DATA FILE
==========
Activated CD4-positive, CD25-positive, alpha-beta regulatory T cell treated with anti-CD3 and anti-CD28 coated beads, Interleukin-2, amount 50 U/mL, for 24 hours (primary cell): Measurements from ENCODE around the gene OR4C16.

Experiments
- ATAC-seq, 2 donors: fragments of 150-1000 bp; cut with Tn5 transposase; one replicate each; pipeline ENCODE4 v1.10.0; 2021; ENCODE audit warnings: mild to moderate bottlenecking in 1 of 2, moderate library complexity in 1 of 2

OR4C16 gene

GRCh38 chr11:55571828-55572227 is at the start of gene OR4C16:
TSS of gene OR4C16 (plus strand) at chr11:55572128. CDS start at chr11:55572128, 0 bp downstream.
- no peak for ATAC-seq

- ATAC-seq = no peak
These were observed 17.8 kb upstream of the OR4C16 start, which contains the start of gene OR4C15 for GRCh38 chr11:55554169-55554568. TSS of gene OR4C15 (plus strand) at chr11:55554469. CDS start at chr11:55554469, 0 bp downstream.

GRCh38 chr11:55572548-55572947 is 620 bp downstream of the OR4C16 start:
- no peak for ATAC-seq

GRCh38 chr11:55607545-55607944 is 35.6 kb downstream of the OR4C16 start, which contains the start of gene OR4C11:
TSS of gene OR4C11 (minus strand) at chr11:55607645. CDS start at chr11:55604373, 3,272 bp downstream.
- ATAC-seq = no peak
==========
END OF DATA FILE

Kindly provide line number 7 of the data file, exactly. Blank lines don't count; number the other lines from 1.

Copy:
- no peak for ATAC-seq